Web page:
Adenoidectomy, Child

Care Before and After

ExitCare ImageAn adenoidectomy is the surgical removal of the adenoids. This is often done because nonsurgical treatment has failed to help your child's problems. Enlarged adenoids often cause ear problems, because the tubes that drain the middle ear enter into the upper and back area of the throat. When these tubes are blocked by adenoid tissue, the ears cannot drain properly and this can result in infection.


  • Allergies.

  • Medicines taken, including herbs, eyedrops, over-the-counter medicines, and creams.

  • Use of steroids (by mouth or creams).

  • Previous problems with anesthetics or numbing medicine.

  • Possibility of pregnancy, if this applies.

  • History of blood clots (thrombophlebitis).

  • History of bleeding or blood problems.

  • Previous surgery.

  • Other health problems.


Your child should be present 60 minutes prior to his or her procedure or as directed.


  • Your child will be taken to the recovery area where a nurse will watch and check his or her progress.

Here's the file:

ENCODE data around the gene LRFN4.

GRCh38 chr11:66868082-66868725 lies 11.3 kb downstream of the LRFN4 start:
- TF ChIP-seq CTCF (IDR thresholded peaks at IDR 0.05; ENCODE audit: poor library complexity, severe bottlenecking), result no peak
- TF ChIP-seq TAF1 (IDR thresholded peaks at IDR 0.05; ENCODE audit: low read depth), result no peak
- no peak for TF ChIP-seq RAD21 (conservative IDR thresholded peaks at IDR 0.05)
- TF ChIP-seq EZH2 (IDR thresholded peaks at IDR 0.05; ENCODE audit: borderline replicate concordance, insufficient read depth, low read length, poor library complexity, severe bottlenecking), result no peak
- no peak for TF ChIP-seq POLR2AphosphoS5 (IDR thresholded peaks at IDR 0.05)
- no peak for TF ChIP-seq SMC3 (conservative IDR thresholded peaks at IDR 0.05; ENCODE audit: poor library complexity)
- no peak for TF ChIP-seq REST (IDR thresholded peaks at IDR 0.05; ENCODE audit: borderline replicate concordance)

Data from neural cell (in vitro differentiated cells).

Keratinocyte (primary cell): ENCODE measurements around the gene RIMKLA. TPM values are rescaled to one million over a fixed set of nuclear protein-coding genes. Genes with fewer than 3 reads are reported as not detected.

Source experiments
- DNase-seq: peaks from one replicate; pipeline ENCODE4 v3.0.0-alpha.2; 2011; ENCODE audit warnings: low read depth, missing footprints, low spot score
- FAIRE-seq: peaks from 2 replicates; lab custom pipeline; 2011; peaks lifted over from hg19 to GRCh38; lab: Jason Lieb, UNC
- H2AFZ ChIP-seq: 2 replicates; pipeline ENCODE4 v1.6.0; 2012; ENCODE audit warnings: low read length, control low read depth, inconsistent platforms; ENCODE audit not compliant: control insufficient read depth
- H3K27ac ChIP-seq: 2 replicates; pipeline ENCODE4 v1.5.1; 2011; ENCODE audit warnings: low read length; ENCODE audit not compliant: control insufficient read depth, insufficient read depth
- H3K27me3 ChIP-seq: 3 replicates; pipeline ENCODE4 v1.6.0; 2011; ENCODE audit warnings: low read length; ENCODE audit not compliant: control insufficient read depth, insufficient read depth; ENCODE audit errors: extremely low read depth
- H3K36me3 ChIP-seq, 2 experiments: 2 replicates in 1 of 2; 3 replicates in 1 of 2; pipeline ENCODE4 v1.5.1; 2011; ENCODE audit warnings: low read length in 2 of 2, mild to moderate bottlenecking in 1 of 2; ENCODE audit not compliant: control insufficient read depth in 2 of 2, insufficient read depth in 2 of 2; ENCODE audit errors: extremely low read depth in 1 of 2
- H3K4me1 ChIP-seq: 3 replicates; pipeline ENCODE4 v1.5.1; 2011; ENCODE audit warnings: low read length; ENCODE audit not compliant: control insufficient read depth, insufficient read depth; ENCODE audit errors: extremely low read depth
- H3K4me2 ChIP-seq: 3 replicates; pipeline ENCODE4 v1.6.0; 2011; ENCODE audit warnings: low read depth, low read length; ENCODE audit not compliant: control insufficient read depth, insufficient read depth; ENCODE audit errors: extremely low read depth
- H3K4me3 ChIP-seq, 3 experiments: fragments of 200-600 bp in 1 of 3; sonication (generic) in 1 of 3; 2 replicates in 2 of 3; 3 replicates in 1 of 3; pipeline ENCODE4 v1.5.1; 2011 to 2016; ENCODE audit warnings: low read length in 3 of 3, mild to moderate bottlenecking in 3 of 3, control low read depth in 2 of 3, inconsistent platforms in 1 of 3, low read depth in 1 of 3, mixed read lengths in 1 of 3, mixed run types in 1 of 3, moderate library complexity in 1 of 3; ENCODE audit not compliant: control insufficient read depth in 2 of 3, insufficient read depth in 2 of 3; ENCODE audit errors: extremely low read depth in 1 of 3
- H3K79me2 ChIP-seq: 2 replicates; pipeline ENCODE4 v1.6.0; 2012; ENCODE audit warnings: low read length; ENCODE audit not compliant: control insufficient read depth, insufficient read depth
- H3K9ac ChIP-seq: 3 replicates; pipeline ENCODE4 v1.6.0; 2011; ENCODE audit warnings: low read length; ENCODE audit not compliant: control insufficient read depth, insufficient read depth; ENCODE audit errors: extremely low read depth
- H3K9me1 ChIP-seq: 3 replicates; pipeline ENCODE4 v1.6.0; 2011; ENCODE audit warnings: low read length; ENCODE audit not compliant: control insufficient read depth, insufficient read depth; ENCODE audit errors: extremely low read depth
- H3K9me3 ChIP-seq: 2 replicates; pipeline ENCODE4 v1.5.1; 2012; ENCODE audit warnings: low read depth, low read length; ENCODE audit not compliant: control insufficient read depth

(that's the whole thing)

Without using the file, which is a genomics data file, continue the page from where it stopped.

• Once your child is awake, stable, and taking fluids well, without other problems, he or she will be allowed to go home.

  • Throat discomfort may last for 2 to 3 weeks. There may also be pain in the ears, causing an earache. A slight fever and stuffy nose are common. Bad breath is often present. Snoring may continue for 2 to 3 weeks after surgery.


  • Only give over-the-counter or prescription medicines for pain, discomfort, or fever as directed by your caregiver. Do not give aspirin to children. This increases the possibility for bleeding.

  • Give your child proper rest. Your child may feel worn out and tired for a while.

  • Because of the sore throat and swelling, your child's appetite may be poor. Soft and cold foods such as ice cream, frozen ice pops, and cold drinks are usually tolerated best.

  • Avoid mouthwash and gargling.

  • Avoid people with upper respiratory infections, such as colds and sore throats.

  • An ice pack applied to your child's neck may help with discomfort.


  • There is increased bleeding, vomiting of blood, or coughing or spitting up bright red blood.

  • There is increasing pain that is not controlled with medicines.

  • Your child stops drinking fluids.

  • Your child has an oral temperature above 102° F (38.9° C), not controlled by medicine.

  • Your child develops a rash.

  • Your child has a hard time breathing.

  • Your child develops allergy problems.

  • Your child becomes lightheaded or faints.